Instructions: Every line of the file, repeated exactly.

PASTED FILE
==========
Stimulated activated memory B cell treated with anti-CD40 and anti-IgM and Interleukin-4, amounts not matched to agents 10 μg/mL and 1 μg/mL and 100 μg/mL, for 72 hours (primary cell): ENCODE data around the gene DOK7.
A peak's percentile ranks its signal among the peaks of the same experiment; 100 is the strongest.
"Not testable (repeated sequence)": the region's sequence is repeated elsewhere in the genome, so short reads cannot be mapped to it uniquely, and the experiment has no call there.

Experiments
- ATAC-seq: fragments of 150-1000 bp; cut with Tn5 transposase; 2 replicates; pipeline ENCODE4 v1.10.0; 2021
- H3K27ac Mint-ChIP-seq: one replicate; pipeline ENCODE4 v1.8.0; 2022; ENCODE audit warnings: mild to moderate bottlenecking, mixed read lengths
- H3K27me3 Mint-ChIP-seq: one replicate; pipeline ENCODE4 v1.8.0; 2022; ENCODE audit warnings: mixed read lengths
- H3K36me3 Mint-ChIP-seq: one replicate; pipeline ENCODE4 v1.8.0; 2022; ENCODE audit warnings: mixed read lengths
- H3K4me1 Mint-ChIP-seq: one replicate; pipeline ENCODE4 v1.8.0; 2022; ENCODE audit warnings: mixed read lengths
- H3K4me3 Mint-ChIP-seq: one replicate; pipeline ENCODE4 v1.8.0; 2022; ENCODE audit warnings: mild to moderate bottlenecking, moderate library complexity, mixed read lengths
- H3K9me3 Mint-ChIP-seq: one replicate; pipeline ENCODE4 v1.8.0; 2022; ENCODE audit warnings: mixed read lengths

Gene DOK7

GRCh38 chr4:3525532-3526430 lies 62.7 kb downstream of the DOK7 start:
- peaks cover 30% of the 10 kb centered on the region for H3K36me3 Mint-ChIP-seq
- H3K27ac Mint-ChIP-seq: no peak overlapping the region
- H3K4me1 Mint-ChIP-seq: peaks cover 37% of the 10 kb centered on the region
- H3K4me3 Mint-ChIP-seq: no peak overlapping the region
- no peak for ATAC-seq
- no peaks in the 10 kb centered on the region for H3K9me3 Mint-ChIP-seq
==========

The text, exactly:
Stimulated activated memory B cell treated with anti-CD40 and anti-IgM and Interleukin-4, amounts not matched to agents 10 μg/mL and 1 μg/mL and 100 μg/mL, for 72 hours (primary cell): ENCODE data around the gene DOK7.
A peak's percentile ranks its signal among the peaks of the same experiment; 100 is the strongest.
"Not testable (repeated sequence)": the region's sequence is repeated elsewhere in the genome, so short reads cannot be mapped to it uniquely, and the experiment has no call there.

Experiments
- ATAC-seq: fragments of 150-1000 bp; cut with Tn5 transposase; 2 replicates; pipeline ENCODE4 v1.10.0; 2021
- H3K27ac Mint-ChIP-seq: one replicate; pipeline ENCODE4 v1.8.0; 2022; ENCODE audit warnings: mild to moderate bottlenecking, mixed read lengths
- H3K27me3 Mint-ChIP-seq: one replicate; pipeline ENCODE4 v1.8.0; 2022; ENCODE audit warnings: mixed read lengths
- H3K36me3 Mint-ChIP-seq: one replicate; pipeline ENCODE4 v1.8.0; 2022; ENCODE audit warnings: mixed read lengths
- H3K4me1 Mint-ChIP-seq: one replicate; pipeline ENCODE4 v1.8.0; 2022; ENCODE audit warnings: mixed read lengths
- H3K4me3 Mint-ChIP-seq: one replicate; pipeline ENCODE4 v1.8.0; 2022; ENCODE audit warnings: mild to moderate bottlenecking, moderate library complexity, mixed read lengths
- H3K9me3 Mint-ChIP-seq: one replicate; pipeline ENCODE4 v1.8.0; 2022; ENCODE audit warnings: mixed read lengths

Gene DOK7

GRCh38 chr4:3525532-3526430 lies 62.7 kb downstream of the DOK7 start:
- peaks cover 30% of the 10 kb centered on the region for H3K36me3 Mint-ChIP-seq
- H3K27ac Mint-ChIP-seq: no peak overlapping the region
- H3K4me1 Mint-ChIP-seq: peaks cover 37% of the 10 kb centered on the region
- H3K4me3 Mint-ChIP-seq: no peak overlapping the region
- no peak for ATAC-seq
- no peaks in the 10 kb centered on the region for H3K9me3 Mint-ChIP-seq